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Floating villages could be next urban development

Increased problems with rising sea levels

Tags: Excerpts from the Windmill

HOOFDDORP, the Netherlands - Construction company Dura Vermeer has floated a plan to deal with urban development in the face of rising sea and river levels. The firm, based in this town in the middle of the former lake Haarlemmermeer which was drained 150 years ago, also home to Amsterdam International Airport Schiphol, is proposing the development of floating urban subdivisions.

Such new developments could be the answer to the increased dilemma of keeping up with the home building demand in areas subject to being flooded by overflowing rivers or by extreme high tides. The government’s plans to dedicate existing polders as overflow reservoirs in times of flooding, further deminishes the amount of available land for home and commercial building. Some polder dikes as well are slated to be breached basically to allow nature to run its course or with less human management.

Over-population continues to be an issue in the western agglomeration known as Randstad, the area comprized of such cities as Amsterdam, Rotterdam and The Hague and ‘connected’ communities like Haarlem, Leiden, Aalsmeer and Hoofddorp. The urban sprawl of the Randstad also encompasses fragile nature and agricultural districts but encroaches the area popularly known the Green Heart of Holland. The Haarlemmer-meerpolder is but one of a range of districts below the sea level.

Subdivisions on water

In the 1970s, ten percent of all land in the Randstad polders was built on. These days, over thirty percent is taken up by roads and urbanization. The potential for these polders to serve as overflow reservoirs therefore has been significantly jeopardized. On the other hand, demand still increases for new subdivisions and business parks and developers more and more are looking to expand onto previously valuable arable land.

Dura Vermeer which already experiments with floating greenhouses in an area near Rotterdam, proposes that urban developers diversify their designs for sprawl. In part they may want to cater to the desire of new home owners to have ‘water frontage,’ but builders also need to embrace water bodies as ‘new building ground.’

Floating villages in the proposal by Dura Vermeer, should not be limited to ‘homes on floats.’ Such developments could encompass stilt houses as well as homes and amenities built on knolls (in Dutch known as terpen), the artificial buttes which in ages past kept Dutch villagers dry in low-lying areas previously insufficiently protected by diking. Such terpen can be found in Friesland, Groningen and in Overijssel, notably Kamper-eiland (this particular area as well as other districts along the coast of the Zuiderzee only became safe when the Afsluitdijk between North Holland and Friesland was completed).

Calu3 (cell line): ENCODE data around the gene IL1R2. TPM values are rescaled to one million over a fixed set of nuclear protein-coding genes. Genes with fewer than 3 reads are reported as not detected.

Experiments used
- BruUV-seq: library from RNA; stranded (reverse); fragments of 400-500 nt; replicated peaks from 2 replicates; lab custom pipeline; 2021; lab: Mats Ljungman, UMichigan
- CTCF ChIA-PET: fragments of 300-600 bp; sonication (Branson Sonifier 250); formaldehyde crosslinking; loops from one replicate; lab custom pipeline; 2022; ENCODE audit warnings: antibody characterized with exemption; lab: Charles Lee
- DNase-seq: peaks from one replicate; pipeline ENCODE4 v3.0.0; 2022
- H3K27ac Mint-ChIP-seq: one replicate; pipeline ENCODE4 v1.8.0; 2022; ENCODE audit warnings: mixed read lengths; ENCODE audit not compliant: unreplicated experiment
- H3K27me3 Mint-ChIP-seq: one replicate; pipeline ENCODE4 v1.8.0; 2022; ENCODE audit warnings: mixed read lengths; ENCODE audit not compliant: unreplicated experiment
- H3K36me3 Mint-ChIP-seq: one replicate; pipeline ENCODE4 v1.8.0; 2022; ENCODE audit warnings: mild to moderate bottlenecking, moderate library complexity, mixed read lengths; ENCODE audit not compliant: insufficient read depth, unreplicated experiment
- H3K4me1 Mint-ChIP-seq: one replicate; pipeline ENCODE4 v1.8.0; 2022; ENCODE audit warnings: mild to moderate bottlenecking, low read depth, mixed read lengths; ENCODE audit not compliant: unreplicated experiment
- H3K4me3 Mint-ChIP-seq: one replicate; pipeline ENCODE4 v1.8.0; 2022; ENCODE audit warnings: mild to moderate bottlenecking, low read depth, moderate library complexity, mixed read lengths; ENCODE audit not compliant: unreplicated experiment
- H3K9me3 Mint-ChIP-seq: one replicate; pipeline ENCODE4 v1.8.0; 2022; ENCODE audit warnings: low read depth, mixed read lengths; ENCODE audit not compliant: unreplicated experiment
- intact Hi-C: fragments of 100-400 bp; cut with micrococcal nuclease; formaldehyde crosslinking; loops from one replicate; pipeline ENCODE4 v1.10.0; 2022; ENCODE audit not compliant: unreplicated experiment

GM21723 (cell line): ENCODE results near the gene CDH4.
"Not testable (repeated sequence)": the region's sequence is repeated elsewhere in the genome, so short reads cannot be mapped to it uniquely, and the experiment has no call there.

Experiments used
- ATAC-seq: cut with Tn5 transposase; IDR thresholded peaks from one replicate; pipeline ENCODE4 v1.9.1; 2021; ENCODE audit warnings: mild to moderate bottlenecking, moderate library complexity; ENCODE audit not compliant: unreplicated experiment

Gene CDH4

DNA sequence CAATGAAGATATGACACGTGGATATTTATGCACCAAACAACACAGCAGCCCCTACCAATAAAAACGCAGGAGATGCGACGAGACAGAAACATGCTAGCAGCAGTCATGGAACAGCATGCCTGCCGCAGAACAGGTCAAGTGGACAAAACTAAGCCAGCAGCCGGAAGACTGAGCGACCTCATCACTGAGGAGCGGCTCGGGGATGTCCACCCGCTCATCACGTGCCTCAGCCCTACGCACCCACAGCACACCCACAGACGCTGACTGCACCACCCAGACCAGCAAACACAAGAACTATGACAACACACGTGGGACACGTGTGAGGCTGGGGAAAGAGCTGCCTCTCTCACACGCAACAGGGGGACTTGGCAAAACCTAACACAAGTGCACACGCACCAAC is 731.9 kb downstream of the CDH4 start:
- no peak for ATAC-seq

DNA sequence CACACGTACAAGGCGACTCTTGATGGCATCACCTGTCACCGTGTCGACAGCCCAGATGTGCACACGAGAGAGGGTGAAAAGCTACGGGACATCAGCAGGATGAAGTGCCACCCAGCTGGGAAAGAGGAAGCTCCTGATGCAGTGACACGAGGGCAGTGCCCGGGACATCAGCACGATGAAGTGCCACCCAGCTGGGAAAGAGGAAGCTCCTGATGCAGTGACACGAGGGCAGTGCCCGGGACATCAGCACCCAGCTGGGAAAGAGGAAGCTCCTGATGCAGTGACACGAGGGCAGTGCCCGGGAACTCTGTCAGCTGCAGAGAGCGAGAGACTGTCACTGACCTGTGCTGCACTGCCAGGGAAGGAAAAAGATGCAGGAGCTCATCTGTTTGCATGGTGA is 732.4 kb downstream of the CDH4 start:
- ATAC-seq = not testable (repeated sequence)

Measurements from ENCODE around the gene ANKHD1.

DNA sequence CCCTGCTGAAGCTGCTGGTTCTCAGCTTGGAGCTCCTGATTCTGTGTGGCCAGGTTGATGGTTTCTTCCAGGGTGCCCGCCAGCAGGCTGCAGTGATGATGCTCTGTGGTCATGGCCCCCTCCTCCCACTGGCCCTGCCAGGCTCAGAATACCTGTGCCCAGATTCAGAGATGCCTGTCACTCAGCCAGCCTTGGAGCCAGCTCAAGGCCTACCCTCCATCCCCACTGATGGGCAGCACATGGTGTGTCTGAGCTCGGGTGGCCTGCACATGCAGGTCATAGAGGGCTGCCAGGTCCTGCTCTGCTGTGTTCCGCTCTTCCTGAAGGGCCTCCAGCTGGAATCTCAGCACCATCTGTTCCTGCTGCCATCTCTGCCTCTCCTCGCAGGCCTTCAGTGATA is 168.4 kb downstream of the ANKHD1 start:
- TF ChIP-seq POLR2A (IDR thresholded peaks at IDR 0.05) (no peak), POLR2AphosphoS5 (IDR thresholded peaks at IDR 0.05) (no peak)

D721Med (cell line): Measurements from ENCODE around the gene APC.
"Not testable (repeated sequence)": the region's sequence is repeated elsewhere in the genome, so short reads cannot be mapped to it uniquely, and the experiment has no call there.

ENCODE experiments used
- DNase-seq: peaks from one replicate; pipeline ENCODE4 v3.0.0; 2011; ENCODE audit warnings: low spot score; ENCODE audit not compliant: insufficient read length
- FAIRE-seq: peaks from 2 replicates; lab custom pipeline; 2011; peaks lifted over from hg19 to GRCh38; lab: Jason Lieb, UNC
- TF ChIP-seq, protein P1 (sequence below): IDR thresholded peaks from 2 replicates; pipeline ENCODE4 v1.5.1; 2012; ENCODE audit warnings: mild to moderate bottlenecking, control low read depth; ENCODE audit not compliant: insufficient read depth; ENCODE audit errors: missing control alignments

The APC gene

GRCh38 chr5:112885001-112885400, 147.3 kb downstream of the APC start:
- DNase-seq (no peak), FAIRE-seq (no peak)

Runoffs and higher tides

The increased danger of flooding, both from runoffs into swollen rivers and rising sea levels, has become a major concern. In the North Sea, the sea level rises about one centimetre a year, while the soil settles at a rate of one to six centimetres. Climatological changes also cause an increase in precipitation. The viability of further upgrading dikes along the major rivers Rhine, Meuse and now the IJssel has reached its limit, forcing a search for other solutions to deal with a surplus of water.

The concept of floating homes or stilt housing is not new in the Netherlands, although it is they are often associated with tropical areas plagued by torrential rains, such as in Southeast Asia, the Pacific and South America. The idea also has taken hold in Japan, where the new sports stadium in Yokohama was built over an enormous, artificial water reservoir which serves as a sort of floodable basement.

Near Roermond, a Limburg city along the banks of the Meuse River, floating homes have been incorporated in a resort. ‘Marina Oolderhuuske’ includes a number of houses built on concrete floats which move up and down with the water level of the river.


Floating villages of one sort or another in the West-ern world already exist in the U.S. and in Canada (for example in Ladner, BC), while the canal boats in Amsterdam and many other cities essentially function in the same way. Another example is the Floating Market in Bang-kok, Thailand which uses that concept.

Dura Vermeer has ‘picked’ the Haarlemmermeer polder for a number of reasons. Although the company has its corporate home base there, the basic reasons are more diverse. Hoofddorp is located in the Randstad agglomeration, is an urbanized area within a polder, a rapidly growing economic centre with a huge need for housing, and is the location of converging traffic arteries.

Together with a number of other interested parties, including research firms, Dura Vermeer has requested the Department of Economic Affairs to sponsor an all-encompassing feasibility study.